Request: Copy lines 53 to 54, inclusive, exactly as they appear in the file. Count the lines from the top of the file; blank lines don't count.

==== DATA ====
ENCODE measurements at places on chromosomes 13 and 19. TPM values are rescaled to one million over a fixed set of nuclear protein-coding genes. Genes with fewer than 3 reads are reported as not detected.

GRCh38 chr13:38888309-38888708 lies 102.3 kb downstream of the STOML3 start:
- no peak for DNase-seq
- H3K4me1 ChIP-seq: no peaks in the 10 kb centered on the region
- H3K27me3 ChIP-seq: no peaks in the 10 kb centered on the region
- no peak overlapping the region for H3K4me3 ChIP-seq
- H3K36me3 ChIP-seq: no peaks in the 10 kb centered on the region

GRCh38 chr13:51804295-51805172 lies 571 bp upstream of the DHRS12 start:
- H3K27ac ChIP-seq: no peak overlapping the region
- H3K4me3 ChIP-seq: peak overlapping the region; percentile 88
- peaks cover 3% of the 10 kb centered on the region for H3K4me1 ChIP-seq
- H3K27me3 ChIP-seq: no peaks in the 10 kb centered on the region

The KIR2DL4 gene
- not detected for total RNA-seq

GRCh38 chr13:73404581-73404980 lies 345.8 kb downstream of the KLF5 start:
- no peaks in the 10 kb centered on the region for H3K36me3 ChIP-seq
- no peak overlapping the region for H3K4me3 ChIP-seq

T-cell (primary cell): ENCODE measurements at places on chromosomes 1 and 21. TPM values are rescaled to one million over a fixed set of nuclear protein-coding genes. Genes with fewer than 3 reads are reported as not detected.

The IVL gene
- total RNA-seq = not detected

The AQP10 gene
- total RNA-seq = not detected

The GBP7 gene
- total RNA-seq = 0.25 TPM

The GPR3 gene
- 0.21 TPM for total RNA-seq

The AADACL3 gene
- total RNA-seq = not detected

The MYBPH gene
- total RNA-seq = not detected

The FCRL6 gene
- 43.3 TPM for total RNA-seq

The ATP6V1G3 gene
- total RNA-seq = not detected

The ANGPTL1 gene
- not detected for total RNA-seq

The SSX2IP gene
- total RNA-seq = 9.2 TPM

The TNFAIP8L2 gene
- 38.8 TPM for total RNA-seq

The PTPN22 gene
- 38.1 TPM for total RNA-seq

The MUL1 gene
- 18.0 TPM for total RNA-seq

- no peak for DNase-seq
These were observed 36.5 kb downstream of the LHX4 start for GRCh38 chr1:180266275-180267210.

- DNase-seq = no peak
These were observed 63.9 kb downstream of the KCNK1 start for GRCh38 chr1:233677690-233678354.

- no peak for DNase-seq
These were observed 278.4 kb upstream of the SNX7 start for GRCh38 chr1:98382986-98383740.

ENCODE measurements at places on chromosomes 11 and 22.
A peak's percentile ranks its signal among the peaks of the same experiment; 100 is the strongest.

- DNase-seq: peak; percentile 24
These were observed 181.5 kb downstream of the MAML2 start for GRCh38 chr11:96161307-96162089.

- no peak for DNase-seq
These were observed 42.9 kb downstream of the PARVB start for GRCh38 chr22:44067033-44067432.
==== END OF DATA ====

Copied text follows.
- DNase-seq: peak; percentile 24
These were observed 181.5 kb downstream of the MAML2 start for GRCh38 chr11:96161307-96162089.